Robinson calls for Europe to push on emissions cuts

Council needs to build on the ‘big momentum’ created by events in New York

Mary Robinson says it is “incredibly important that Europe will be at the heart of a progressive alliance for a new climate agreement” at the UN conference in Paris in 2015. Photograph: Dara Mac Dónaill / THE IRISH TIMES

Mary Robinson says it is “incredibly important that Europe will be at the heart of a progressive alliance for a new climate agreement” at the UN conference in Paris in 2015. Photograph: Dara Mac Dónaill / THE IRISH TIMES

 

EU heads of state and governments need to adopt an ambitious target to cut carbon emissions if Europe is to retain its leadership on climate change, according to former president Mary Robinson.

Speaking to The Irish Times after last week’s UN climate summit, she said it was “incredibly important that Europe will be at the heart of a progressive alliance for a new climate agreement” at the UN conference in Paris in 2015.

Mrs Robinson, now a UN special envoy on climate change and president of the Mary Robinson Foundation – Climate Justice, said next month’s European Council meeting in Brussels needed to build on the “big momentum” created by last week’s events in New York.

Mrs Robinson herself participated in the massive People’s Climate March along with fellow “elders”, such as former Mexican president Felipe Calderón and former Norwegian prime minister Gro Harlem Brundtland.

She called on Europe’s leaders to adopt the climate and energy package put forward by the outgoing EU Commission, which proposes a 40 per cent cut in greenhouse gas between now and 2030 and a similar share for renewables in the EU’s energy mix.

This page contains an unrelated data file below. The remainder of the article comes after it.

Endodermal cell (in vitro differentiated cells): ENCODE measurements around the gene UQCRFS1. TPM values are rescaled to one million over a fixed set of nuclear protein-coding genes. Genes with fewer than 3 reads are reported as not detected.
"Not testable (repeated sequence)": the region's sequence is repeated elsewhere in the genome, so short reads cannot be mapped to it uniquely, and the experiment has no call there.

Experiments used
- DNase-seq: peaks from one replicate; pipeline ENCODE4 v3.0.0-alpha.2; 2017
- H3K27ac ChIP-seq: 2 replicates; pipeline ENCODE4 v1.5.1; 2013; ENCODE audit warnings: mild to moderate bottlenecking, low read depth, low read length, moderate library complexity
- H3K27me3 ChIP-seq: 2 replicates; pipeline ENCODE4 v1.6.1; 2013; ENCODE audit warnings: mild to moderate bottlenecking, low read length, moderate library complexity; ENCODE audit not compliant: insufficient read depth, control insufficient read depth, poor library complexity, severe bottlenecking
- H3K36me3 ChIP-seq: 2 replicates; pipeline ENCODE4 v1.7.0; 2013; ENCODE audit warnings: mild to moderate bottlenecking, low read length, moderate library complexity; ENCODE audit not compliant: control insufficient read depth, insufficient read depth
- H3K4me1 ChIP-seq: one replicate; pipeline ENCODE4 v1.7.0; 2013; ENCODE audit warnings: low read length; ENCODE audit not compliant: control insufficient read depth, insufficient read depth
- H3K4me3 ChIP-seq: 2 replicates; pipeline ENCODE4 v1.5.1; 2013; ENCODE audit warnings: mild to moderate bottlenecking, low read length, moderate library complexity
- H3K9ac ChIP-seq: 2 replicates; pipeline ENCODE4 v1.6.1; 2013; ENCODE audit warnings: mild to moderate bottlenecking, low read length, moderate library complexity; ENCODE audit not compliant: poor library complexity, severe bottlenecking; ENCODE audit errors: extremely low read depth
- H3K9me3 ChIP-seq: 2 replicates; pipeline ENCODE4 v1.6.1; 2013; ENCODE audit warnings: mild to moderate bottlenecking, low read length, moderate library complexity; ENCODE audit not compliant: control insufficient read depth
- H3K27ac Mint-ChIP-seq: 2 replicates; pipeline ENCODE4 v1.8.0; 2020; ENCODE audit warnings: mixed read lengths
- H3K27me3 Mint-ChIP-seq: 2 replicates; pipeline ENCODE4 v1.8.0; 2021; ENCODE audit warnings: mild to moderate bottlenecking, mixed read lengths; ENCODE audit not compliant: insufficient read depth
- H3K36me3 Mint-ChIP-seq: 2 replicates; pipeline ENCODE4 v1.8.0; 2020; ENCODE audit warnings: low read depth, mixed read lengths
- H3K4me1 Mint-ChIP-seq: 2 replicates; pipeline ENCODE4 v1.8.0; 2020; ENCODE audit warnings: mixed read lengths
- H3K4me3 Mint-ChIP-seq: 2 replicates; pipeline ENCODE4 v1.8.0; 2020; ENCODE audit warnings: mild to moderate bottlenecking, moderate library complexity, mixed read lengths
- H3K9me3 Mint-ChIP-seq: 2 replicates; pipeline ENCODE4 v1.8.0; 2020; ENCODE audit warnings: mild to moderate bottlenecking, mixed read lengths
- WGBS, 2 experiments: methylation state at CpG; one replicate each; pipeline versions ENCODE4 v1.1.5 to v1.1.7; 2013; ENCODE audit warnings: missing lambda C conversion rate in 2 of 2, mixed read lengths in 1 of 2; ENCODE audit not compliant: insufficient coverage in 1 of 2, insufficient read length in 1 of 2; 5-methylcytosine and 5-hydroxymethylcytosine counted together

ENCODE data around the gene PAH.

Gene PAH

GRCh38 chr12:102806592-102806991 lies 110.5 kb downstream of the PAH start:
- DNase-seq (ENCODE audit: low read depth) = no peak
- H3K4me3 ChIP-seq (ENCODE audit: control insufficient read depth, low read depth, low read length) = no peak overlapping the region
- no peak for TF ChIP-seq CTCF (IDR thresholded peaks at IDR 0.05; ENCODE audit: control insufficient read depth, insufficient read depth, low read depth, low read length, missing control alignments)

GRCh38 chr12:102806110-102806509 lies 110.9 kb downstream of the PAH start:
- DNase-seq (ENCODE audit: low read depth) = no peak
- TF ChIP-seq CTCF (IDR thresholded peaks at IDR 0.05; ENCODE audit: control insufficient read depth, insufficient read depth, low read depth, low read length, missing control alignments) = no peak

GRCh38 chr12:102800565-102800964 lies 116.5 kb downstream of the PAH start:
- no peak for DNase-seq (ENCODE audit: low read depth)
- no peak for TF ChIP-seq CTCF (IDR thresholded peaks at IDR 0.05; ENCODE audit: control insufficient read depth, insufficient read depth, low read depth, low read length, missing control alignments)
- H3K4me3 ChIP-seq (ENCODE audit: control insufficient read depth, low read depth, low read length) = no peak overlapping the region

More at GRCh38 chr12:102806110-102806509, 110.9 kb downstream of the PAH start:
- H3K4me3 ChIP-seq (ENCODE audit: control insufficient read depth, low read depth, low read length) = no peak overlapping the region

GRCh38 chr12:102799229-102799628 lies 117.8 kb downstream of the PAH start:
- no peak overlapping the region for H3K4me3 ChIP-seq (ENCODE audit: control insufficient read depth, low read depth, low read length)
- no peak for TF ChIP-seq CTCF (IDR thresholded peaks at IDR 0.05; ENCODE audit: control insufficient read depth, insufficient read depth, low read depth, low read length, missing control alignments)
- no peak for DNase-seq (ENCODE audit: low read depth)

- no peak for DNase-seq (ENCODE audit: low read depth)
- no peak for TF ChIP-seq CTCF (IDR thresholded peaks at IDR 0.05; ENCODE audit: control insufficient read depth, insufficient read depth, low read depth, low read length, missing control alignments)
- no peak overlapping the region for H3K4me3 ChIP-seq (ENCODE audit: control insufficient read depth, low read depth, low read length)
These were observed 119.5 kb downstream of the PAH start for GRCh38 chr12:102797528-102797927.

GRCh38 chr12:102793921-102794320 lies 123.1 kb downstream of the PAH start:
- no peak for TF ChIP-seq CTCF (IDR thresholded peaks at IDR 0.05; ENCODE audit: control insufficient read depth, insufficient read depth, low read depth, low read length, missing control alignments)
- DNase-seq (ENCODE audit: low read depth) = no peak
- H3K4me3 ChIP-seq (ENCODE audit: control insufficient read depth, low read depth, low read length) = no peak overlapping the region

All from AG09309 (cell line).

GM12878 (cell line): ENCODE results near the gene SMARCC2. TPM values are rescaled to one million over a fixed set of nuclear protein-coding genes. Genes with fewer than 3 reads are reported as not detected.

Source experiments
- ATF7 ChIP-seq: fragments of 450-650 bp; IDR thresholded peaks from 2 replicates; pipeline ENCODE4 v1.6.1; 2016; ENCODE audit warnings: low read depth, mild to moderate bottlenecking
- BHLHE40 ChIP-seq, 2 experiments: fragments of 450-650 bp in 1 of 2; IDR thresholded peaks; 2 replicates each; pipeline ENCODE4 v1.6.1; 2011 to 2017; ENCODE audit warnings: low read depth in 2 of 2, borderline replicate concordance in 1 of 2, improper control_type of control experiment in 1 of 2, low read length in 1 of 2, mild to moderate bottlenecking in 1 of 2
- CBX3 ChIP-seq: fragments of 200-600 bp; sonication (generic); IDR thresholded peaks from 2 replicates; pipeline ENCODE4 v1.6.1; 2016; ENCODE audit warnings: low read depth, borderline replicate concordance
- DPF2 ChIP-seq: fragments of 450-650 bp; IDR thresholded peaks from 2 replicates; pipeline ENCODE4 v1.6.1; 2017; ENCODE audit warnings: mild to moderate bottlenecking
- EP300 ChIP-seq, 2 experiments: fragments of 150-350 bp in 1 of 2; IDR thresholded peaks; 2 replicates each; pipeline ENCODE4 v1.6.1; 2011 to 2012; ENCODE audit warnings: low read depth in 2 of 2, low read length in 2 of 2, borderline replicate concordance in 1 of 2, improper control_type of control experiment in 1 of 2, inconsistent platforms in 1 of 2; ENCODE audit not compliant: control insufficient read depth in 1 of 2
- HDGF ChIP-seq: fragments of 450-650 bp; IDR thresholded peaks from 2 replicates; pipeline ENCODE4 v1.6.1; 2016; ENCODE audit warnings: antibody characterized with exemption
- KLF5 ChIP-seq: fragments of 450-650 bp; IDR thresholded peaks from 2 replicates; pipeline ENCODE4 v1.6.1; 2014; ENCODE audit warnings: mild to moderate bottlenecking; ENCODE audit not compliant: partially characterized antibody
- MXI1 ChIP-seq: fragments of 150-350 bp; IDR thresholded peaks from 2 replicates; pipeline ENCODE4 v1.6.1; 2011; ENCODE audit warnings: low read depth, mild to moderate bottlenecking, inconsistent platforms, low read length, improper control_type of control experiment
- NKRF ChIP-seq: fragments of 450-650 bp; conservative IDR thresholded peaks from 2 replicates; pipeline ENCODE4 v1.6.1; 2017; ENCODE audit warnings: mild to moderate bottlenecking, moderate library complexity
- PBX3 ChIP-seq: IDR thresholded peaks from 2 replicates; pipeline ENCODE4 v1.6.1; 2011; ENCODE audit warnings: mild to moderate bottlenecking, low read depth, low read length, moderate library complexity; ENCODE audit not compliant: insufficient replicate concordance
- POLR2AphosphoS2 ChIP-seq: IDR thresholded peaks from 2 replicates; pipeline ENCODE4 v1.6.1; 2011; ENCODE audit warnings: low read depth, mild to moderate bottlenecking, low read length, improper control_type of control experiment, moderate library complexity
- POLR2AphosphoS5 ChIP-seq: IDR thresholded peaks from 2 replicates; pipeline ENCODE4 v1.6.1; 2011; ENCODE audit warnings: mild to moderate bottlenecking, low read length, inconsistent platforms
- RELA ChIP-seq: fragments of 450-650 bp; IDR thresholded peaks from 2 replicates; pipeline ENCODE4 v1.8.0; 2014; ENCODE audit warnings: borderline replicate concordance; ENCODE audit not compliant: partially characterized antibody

The climate summit in New York, convened by UN secretary-general Ban Ki-moon, had shown that “we have learned from the mistakes made in Copenhagen” in 2009, when world leaders arrived at the last minute and the conference turned into a debacle.

This time they had all been requested by Mr Ban to spell out what their respective countries were doing and intended to do about climate change a full 15 months before the Paris conference, at which an international agreement is meant to be concluded.

 

Higher priority

She said climate had moved up the political agenda. “What is vital is that we keep it up the agenda because this issue has to be a priority. Otherwise, we are condemning millions to doom and gloom”.

 

What most impressed her were the commitments being made to low-carbon development even by highly vulnerable small island states, such as Tuvalu, and major developing countries in Africa, such as Ethiopia.

Ireland had “not yet” indicated how much it would contribute to the new Green Climate Fund, she noted. “There’s a pledging conference in November.”

Mrs Robinson said it was a “very important signal” for poor developing countries that funding would be available to help them adapt to climate change. “France made a big commitment, also Denmark, but we’re still far below the $10 billion that’s needed” by December.